Being a member of St John Ambulance or working in a supermarket at weekends is fantastic, and will help demonstrate some relevant life experience which is appealing to recruiters. However, bear in mind many, possibly even the majority, of applicants for ambulance service jobs will also have similar experiences. There is ALWAYS someone who has done more St John Ambulance than you, so joining it at 16 to bolster a student paramedic application can pale into insignificance compared to other candidates.
Therefore, do as much additional activity as you possibly can, so you build up plenty of interview-ready knowledge and understanding. It’s getting harder to get work experience in the NHS where you get to actually see patients, but friends and family who work in health and social care might be happy to speak to you, or invite you to their office for a look round.
Aim to be able to talk to an interview panel about something relevant to the ambulance service, but which they are unlikely to have heard much about before, because it will help them remember you. Perhaps a placement with an Occupational Therapy team, working with a committee on a project which has national significance to your voluntary organisation or having a special responsibility at your Saturday job will give you a unique angle to mention in an application.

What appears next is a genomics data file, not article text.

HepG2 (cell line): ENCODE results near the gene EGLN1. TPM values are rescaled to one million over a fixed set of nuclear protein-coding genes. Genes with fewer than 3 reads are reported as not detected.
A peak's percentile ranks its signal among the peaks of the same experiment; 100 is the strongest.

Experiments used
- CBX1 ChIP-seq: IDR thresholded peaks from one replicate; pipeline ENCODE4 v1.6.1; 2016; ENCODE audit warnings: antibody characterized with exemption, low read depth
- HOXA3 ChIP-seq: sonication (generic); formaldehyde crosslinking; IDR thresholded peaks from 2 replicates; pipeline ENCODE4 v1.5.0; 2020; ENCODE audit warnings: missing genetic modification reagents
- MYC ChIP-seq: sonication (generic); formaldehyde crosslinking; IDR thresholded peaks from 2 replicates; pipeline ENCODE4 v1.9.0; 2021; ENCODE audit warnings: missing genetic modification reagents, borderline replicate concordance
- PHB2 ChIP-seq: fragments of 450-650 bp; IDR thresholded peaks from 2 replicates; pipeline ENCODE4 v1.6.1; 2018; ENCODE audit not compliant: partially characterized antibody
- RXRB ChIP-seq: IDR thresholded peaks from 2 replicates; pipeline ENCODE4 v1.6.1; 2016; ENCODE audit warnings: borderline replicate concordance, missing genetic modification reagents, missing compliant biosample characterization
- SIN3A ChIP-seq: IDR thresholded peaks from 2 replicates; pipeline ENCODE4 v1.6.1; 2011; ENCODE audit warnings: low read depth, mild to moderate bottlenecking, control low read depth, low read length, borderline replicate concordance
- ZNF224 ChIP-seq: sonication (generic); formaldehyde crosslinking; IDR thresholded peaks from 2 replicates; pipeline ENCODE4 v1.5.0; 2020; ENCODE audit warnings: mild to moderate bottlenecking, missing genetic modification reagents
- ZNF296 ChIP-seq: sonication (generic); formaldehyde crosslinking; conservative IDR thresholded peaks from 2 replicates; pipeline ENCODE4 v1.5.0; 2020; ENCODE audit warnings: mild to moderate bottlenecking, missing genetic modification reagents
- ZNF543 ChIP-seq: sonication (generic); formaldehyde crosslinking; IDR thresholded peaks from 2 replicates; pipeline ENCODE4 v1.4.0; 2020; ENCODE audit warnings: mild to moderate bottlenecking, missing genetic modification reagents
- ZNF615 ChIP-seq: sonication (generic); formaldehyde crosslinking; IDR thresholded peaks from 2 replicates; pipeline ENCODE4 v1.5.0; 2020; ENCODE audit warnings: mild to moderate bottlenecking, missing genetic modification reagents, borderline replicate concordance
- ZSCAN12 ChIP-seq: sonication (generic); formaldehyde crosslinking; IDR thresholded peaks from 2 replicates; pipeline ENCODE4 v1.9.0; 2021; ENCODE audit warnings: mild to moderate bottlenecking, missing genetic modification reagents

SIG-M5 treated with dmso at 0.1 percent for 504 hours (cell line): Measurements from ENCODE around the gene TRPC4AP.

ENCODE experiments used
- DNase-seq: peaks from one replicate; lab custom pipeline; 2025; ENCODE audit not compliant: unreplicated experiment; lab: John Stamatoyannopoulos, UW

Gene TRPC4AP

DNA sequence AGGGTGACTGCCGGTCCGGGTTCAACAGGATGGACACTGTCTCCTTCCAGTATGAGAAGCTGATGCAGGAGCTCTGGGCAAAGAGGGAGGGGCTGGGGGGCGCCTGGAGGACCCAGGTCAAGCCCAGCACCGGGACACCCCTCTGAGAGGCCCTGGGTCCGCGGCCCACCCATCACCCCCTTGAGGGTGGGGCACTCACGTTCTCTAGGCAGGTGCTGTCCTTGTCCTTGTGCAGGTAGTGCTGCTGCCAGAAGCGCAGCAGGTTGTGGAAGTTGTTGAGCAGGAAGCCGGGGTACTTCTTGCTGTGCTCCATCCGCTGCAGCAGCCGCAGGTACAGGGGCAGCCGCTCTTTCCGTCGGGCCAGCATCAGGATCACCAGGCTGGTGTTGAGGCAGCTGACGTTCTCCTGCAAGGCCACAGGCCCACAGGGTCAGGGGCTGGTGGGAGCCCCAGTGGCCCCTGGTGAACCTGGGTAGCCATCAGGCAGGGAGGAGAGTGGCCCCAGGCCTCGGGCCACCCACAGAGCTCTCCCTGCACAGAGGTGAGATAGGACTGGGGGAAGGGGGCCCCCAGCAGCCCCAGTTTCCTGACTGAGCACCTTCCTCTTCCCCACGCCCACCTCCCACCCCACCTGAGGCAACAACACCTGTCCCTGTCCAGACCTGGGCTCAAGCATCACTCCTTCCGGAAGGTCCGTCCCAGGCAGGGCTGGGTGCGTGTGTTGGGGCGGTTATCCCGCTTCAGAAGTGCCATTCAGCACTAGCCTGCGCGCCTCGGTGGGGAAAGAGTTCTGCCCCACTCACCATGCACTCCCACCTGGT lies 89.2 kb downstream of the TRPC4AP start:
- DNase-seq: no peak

As academically qualified as possible
There are lots of routes into the ambulance service. It seems consistently seems that the least frustrating way to progress is to have a complete set of GCSEs at grade C and above, three good A levels with a science focus, and ultimately having a degree in Paramedic Science. If you don’t have these, it’s not necessarily a barrier to being offered a place, or to eventual progression, but you will need to spend potentially years catching up with competing candidates who already have the prerequisite qualifications.
Do yourself a favour and try pass the exams the first time round, and always keep your foot on the gas when offered the chance to study. You will fail some things, but that’s ok as long as you’ve lots of other qualifications to help people have faith in your ability to learn, and you’ve only needed to do minimal retakes.
Understanding of the ambulance service, and what it might look like in the future
We keep 50% of patients out of the emergency department and have a huge role in the assessment, management and referral of patients in the community with a level of autonomy only doctors had a few years ago. Interviewers want to know you understand modern ambulance work, and can contextualise it with the traditional heart attack and road accident role of the ambulance person.